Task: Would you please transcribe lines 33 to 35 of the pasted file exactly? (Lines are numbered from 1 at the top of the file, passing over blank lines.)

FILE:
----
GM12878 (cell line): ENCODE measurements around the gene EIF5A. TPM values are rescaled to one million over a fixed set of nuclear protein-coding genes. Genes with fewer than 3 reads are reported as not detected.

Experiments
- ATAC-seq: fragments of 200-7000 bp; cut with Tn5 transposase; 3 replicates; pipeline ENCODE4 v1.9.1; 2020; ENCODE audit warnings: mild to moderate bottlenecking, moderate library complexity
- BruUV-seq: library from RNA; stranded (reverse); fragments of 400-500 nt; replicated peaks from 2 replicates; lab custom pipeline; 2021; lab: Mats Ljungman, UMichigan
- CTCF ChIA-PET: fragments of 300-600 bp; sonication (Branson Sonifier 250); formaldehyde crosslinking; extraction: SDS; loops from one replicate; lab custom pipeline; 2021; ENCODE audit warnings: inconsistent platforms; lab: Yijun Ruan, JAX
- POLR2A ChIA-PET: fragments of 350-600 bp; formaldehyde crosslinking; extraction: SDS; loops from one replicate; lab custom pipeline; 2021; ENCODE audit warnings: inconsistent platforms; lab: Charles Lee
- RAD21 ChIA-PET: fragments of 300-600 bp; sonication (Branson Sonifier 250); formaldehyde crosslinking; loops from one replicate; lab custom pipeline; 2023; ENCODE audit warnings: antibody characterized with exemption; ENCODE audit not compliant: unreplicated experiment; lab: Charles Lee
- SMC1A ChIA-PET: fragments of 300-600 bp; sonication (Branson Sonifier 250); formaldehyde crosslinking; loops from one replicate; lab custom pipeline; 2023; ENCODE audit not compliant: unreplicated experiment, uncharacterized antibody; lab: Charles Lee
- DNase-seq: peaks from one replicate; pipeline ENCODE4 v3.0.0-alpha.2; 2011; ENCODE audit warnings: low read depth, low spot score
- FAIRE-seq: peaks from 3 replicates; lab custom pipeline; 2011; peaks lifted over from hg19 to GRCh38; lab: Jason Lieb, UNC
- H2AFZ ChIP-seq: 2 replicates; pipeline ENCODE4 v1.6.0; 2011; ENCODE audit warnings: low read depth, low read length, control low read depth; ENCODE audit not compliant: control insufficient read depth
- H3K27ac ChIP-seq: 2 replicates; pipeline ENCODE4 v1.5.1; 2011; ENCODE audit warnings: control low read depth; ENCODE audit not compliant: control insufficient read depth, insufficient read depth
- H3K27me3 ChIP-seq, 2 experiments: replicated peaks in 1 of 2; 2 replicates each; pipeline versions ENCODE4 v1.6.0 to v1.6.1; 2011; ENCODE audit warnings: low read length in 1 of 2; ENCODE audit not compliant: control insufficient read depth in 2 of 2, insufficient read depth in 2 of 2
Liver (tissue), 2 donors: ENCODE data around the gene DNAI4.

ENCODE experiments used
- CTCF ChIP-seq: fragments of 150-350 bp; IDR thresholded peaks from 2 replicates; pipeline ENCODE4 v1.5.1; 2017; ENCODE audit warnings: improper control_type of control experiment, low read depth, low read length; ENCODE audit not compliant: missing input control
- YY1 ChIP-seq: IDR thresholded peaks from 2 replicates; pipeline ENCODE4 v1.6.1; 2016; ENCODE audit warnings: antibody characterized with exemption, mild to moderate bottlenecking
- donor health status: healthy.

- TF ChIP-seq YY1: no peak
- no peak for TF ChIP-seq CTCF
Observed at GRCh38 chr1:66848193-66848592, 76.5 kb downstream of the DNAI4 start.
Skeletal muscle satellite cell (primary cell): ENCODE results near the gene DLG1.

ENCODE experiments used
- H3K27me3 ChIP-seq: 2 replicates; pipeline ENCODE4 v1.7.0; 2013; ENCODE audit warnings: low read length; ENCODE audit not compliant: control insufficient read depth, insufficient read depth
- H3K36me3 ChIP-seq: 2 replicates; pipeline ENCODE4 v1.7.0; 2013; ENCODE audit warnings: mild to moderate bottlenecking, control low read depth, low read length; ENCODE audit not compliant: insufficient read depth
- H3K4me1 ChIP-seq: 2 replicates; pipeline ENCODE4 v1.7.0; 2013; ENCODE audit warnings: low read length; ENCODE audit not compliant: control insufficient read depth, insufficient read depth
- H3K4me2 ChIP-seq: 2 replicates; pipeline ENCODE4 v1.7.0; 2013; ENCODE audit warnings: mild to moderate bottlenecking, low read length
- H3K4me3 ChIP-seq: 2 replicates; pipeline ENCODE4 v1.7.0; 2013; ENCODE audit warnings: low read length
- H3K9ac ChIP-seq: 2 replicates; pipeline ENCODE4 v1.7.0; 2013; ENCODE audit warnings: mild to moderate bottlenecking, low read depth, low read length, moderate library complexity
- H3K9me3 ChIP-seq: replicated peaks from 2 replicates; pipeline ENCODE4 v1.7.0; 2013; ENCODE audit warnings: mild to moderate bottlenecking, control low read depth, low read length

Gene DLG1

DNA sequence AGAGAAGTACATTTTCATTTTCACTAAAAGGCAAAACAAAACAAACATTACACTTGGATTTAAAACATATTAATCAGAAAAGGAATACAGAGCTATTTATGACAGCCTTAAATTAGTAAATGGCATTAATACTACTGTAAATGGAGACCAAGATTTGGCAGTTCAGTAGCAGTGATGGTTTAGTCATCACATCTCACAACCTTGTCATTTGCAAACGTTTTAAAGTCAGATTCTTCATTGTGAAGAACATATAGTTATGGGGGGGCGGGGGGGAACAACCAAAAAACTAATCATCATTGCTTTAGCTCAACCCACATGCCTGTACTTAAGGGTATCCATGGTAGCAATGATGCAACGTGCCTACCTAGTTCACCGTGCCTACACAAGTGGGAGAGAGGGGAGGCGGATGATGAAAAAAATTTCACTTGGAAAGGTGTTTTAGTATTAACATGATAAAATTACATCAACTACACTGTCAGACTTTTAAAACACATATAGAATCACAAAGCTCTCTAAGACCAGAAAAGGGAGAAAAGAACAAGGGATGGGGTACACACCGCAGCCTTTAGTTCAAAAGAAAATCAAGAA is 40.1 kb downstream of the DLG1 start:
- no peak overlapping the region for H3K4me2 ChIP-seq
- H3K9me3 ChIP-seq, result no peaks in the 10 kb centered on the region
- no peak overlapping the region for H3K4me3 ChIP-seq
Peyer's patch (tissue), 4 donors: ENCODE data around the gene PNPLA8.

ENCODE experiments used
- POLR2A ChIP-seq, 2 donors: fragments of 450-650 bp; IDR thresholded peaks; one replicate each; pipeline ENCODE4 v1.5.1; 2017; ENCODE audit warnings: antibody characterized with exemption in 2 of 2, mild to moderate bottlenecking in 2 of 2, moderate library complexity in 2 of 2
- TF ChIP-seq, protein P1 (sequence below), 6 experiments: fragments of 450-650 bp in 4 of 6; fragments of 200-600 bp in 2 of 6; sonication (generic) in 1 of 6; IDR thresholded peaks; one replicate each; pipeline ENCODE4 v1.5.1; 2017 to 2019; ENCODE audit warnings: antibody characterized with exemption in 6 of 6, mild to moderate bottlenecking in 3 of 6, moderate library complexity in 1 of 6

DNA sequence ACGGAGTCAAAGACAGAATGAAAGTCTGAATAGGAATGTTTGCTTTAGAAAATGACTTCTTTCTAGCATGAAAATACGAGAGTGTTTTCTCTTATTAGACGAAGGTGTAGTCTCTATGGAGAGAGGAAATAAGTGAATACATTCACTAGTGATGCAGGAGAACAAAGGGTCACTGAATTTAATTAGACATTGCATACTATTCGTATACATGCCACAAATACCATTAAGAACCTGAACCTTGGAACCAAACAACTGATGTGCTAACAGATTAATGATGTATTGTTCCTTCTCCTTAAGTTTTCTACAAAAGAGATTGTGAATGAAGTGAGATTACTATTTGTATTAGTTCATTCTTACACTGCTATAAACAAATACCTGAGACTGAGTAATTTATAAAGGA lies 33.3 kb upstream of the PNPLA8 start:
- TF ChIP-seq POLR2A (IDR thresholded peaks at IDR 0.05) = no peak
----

- no peak overlapping the region for H3K4me2 ChIP-seq
- H3K9me3 ChIP-seq, result no peaks in the 10 kb centered on the region
- no peak overlapping the region for H3K4me3 ChIP-seq